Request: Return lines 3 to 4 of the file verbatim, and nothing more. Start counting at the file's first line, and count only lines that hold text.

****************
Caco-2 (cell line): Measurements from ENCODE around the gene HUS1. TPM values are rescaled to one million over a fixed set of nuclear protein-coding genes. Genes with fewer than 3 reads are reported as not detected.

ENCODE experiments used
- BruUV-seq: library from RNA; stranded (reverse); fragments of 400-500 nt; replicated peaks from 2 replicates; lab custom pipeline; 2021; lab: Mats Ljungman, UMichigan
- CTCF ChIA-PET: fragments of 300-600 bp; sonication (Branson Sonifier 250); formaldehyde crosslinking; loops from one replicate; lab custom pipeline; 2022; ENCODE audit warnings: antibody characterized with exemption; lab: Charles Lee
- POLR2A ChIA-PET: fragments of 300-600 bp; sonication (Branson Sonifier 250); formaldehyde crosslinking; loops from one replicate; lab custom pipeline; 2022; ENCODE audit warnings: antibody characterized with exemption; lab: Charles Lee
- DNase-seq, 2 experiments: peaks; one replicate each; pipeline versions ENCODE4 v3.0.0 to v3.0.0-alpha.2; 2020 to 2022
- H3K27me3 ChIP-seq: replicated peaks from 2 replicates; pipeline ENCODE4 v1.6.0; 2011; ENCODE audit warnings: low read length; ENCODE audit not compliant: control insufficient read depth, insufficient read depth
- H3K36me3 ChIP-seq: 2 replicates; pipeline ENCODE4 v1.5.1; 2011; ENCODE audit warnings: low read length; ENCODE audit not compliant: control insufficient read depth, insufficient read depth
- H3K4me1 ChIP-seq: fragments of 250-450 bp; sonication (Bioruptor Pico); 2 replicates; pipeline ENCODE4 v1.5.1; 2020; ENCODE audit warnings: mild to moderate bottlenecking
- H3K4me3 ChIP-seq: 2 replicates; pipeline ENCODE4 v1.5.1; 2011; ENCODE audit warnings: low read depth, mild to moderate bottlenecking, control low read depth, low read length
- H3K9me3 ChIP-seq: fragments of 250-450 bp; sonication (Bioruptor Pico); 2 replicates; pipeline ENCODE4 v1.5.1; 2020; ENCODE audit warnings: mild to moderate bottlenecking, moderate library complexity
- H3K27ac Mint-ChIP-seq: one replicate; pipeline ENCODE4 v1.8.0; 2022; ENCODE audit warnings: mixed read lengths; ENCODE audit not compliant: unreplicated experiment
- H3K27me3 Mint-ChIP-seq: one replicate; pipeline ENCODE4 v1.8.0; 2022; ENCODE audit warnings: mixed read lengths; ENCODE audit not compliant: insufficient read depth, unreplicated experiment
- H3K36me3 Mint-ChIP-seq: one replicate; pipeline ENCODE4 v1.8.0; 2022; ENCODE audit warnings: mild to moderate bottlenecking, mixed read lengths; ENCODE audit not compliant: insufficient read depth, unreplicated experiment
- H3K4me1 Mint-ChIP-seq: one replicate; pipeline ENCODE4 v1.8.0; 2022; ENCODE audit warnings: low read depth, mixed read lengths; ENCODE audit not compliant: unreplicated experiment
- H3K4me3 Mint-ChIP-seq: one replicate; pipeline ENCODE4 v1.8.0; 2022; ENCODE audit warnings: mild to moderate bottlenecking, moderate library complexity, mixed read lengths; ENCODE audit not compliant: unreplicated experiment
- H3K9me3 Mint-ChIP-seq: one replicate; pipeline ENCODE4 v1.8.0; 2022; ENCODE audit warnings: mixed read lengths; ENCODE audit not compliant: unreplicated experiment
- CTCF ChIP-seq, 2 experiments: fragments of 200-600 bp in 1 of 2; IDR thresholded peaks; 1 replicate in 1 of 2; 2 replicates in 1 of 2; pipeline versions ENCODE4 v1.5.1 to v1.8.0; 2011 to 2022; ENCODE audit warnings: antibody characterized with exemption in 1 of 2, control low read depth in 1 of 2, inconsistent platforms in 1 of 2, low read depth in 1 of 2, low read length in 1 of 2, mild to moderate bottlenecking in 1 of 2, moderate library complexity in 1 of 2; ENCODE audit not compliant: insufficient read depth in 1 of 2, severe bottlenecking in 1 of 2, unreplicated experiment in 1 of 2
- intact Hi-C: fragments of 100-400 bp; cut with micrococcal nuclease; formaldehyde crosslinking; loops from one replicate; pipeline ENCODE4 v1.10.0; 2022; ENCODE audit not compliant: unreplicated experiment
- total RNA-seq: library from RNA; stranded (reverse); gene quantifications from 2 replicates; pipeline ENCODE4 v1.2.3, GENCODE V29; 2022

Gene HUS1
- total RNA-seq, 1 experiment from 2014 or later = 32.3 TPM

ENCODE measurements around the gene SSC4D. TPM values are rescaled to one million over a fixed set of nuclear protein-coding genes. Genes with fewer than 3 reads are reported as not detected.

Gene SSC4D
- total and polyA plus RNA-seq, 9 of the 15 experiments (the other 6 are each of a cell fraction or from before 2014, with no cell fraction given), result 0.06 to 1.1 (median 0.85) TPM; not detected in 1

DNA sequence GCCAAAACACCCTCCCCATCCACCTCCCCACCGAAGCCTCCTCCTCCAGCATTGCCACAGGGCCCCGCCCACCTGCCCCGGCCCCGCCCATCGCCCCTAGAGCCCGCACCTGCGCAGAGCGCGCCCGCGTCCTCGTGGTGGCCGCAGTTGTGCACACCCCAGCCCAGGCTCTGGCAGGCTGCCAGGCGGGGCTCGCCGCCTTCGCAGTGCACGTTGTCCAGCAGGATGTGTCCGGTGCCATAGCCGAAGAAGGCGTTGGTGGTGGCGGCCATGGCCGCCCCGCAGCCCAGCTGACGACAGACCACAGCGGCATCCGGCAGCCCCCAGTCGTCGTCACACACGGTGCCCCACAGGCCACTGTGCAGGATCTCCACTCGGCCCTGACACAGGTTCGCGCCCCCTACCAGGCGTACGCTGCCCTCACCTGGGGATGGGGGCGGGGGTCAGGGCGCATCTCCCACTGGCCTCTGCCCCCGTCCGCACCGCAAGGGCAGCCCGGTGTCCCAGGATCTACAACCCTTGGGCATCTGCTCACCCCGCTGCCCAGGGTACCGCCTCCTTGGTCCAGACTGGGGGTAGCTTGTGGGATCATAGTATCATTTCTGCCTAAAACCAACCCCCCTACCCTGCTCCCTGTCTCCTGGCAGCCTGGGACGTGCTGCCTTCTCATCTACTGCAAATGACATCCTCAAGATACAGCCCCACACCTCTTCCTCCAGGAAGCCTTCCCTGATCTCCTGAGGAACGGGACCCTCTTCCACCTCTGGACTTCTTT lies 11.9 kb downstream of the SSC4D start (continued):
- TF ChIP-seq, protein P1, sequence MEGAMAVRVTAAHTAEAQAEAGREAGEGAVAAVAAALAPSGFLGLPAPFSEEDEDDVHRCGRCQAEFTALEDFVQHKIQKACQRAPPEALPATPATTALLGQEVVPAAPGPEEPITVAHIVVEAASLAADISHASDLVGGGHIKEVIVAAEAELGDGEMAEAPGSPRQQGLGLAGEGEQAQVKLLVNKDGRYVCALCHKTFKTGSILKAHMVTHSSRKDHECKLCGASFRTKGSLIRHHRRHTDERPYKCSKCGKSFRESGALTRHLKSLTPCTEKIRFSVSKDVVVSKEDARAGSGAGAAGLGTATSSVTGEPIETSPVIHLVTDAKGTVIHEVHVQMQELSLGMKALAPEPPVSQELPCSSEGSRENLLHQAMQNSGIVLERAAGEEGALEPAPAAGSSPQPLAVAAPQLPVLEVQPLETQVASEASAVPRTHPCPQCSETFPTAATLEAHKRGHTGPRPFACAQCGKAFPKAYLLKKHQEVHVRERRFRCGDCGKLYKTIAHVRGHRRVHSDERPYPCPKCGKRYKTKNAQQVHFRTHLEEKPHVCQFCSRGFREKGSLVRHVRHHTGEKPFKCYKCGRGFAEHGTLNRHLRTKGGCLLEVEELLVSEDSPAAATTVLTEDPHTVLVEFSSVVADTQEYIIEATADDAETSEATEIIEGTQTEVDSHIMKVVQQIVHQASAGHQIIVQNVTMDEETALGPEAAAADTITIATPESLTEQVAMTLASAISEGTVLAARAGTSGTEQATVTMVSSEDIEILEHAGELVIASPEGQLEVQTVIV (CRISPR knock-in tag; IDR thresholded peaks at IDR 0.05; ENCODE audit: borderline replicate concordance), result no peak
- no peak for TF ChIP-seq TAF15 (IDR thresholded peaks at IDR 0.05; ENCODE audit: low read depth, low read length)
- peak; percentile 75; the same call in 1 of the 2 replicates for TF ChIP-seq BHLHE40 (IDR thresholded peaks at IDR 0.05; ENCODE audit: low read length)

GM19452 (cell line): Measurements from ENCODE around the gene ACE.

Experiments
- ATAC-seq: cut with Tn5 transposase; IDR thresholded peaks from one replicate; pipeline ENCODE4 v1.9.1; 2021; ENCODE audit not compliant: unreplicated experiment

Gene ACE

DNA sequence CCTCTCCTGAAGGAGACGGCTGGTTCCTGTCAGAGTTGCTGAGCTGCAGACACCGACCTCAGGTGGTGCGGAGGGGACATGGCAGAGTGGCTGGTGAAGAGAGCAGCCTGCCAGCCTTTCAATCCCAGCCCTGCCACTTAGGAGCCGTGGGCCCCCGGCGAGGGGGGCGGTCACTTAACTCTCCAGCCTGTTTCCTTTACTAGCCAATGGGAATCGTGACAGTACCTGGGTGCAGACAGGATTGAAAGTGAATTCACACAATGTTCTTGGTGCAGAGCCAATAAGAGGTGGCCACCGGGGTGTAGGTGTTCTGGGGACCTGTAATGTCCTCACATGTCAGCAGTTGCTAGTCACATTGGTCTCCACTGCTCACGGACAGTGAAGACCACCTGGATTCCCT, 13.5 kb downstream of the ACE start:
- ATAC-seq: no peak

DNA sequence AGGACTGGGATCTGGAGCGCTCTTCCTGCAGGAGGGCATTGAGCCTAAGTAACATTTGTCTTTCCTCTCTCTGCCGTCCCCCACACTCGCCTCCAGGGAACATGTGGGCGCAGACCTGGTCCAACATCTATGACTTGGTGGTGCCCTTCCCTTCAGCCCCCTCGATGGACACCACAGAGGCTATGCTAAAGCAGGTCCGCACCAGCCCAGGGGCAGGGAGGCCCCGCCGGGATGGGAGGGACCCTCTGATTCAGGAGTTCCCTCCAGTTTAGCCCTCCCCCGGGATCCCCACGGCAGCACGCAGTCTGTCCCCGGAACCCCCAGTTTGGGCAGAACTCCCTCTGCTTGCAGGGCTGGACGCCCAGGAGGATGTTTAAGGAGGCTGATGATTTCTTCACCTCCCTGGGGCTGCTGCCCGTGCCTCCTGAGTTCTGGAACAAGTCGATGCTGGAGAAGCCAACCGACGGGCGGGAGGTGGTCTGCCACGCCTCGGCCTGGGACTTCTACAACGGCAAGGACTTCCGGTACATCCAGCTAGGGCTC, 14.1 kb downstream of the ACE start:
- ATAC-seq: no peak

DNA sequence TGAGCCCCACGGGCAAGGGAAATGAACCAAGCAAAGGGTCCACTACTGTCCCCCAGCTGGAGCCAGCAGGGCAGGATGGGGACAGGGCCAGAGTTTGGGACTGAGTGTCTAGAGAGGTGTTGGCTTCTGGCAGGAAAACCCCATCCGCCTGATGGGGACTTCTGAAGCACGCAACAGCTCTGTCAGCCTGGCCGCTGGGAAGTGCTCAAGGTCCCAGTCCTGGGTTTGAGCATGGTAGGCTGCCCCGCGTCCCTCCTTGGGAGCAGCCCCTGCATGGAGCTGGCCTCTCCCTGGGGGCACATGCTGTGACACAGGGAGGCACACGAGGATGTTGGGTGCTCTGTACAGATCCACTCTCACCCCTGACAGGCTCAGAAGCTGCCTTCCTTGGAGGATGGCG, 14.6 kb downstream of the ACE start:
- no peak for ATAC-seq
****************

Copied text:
- BruUV-seq: library from RNA; stranded (reverse); fragments of 400-500 nt; replicated peaks from 2 replicates; lab custom pipeline; 2021; lab: Mats Ljungman, UMichigan
- CTCF ChIA-PET: fragments of 300-600 bp; sonication (Branson Sonifier 250); formaldehyde crosslinking; loops from one replicate; lab custom pipeline; 2022; ENCODE audit warnings: antibody characterized with exemption; lab: Charles Lee